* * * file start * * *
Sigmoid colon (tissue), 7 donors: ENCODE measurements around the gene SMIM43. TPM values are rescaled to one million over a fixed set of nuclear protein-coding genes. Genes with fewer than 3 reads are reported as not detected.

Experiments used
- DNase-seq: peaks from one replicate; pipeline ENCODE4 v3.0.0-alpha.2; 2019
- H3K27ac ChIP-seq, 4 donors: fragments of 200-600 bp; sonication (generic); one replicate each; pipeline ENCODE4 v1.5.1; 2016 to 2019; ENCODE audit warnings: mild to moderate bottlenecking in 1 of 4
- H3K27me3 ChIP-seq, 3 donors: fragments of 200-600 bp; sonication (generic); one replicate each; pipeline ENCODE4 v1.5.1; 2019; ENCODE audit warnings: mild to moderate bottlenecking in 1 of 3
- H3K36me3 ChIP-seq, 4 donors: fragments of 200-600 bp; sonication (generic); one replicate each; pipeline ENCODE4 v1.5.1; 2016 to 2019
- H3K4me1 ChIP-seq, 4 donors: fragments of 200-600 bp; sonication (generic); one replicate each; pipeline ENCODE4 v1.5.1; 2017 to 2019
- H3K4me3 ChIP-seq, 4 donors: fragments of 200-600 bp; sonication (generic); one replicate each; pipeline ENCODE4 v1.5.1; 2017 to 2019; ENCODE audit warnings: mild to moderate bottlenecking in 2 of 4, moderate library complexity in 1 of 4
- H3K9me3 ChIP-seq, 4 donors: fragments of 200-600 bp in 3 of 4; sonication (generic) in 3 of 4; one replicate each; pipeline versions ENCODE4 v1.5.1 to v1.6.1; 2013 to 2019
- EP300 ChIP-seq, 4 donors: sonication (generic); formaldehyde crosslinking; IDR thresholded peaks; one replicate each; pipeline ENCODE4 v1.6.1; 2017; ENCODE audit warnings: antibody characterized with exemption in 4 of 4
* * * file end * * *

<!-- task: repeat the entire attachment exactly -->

Sigmoid colon (tissue), 7 donors: ENCODE measurements around the gene SMIM43. TPM values are rescaled to one million over a fixed set of nuclear protein-coding genes. Genes with fewer than 3 reads are reported as not detected.

Experiments used
- DNase-seq: peaks from one replicate; pipeline ENCODE4 v3.0.0-alpha.2; 2019
- H3K27ac ChIP-seq, 4 donors: fragments of 200-600 bp; sonication (generic); one replicate each; pipeline ENCODE4 v1.5.1; 2016 to 2019; ENCODE audit warnings: mild to moderate bottlenecking in 1 of 4
- H3K27me3 ChIP-seq, 3 donors: fragments of 200-600 bp; sonication (generic); one replicate each; pipeline ENCODE4 v1.5.1; 2019; ENCODE audit warnings: mild to moderate bottlenecking in 1 of 3
- H3K36me3 ChIP-seq, 4 donors: fragments of 200-600 bp; sonication (generic); one replicate each; pipeline ENCODE4 v1.5.1; 2016 to 2019
- H3K4me1 ChIP-seq, 4 donors: fragments of 200-600 bp; sonication (generic); one replicate each; pipeline ENCODE4 v1.5.1; 2017 to 2019
- H3K4me3 ChIP-seq, 4 donors: fragments of 200-600 bp; sonication (generic); one replicate each; pipeline ENCODE4 v1.5.1; 2017 to 2019; ENCODE audit warnings: mild to moderate bottlenecking in 2 of 4, moderate library complexity in 1 of 4
- H3K9me3 ChIP-seq, 4 donors: fragments of 200-600 bp in 3 of 4; sonication (generic) in 3 of 4; one replicate each; pipeline versions ENCODE4 v1.5.1 to v1.6.1; 2013 to 2019
- EP300 ChIP-seq, 4 donors: sonication (generic); formaldehyde crosslinking; IDR thresholded peaks; one replicate each; pipeline ENCODE4 v1.6.1; 2017; ENCODE audit warnings: antibody characterized with exemption in 4 of 4